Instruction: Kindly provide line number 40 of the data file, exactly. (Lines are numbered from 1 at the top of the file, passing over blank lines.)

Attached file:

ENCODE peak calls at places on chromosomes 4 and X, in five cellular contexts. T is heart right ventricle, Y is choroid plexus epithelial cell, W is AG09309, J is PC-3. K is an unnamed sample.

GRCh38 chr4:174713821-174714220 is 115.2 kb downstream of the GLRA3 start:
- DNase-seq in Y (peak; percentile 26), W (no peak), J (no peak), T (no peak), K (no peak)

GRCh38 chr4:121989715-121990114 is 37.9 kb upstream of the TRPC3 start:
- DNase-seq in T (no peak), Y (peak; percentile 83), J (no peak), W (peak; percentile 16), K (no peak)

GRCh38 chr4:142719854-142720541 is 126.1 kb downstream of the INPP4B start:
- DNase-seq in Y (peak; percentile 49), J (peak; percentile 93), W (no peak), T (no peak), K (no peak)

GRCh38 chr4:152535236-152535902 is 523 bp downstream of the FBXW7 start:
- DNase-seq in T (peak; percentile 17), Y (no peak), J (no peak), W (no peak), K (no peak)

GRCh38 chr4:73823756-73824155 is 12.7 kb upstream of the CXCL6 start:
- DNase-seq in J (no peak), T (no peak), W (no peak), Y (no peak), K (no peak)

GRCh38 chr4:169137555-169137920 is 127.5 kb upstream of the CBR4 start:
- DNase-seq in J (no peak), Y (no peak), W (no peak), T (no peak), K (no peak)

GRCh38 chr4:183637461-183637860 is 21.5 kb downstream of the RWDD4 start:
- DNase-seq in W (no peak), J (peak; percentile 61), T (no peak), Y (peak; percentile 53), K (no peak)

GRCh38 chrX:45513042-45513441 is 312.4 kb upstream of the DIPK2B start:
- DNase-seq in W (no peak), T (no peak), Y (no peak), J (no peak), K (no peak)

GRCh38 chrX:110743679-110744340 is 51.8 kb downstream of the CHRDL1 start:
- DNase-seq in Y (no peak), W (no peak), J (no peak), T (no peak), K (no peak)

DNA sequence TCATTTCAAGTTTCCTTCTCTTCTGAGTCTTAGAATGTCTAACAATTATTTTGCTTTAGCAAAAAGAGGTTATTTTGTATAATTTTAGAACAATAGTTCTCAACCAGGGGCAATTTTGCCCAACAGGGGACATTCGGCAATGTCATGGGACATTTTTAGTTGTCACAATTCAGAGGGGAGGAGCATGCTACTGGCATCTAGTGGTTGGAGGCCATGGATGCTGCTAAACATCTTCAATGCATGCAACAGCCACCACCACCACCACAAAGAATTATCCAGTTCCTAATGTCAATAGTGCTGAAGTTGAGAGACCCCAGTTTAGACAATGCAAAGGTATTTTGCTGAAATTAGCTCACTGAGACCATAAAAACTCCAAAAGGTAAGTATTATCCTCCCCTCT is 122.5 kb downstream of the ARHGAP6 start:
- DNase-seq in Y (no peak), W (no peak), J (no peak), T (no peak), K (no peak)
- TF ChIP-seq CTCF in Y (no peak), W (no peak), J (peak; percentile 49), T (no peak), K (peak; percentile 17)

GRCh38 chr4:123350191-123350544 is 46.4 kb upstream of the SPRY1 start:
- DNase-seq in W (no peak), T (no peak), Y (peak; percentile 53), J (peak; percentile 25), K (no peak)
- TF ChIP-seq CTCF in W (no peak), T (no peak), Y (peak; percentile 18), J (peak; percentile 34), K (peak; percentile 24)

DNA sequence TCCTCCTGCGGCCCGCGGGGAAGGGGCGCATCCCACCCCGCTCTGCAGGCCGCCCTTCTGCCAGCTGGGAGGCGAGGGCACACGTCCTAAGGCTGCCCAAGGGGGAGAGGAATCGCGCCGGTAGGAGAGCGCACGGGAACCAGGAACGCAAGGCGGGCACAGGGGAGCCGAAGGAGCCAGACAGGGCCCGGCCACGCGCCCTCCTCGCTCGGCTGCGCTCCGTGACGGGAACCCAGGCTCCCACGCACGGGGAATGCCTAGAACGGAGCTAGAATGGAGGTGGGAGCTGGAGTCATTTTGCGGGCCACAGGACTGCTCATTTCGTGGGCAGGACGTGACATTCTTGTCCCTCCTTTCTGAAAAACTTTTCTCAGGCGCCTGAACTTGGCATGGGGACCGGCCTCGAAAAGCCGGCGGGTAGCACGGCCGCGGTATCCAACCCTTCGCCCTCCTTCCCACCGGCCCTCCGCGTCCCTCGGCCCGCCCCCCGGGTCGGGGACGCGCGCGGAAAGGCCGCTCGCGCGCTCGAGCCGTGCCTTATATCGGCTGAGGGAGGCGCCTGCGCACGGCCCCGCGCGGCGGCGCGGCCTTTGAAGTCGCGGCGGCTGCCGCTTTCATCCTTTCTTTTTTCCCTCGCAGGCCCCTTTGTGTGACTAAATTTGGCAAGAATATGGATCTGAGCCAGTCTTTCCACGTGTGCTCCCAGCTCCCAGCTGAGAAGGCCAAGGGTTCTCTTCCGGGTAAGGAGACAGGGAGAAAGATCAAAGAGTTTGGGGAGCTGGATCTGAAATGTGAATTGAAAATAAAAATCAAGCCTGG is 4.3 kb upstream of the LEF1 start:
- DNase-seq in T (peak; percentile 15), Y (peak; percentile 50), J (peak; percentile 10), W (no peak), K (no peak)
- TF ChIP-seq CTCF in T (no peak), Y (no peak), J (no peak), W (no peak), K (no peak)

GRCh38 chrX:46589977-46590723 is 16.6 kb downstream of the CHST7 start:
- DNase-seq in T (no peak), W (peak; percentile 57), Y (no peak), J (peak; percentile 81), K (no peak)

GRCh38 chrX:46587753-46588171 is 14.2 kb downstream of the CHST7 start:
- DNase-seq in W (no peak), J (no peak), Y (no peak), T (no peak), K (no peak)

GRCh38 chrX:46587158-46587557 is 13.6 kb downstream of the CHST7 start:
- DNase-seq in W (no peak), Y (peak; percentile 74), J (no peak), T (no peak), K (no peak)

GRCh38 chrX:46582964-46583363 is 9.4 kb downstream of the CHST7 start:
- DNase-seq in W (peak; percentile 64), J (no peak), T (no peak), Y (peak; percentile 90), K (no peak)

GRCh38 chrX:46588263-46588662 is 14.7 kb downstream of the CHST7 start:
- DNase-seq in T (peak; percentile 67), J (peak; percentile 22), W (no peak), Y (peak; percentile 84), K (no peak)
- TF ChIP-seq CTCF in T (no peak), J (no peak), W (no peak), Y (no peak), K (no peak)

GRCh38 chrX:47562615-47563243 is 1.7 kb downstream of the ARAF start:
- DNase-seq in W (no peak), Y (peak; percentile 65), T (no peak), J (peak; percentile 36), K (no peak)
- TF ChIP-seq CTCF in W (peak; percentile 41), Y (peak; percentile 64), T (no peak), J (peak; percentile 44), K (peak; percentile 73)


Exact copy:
GRCh38 chrX:47562615-47563243 is 1.7 kb downstream of the ARAF start: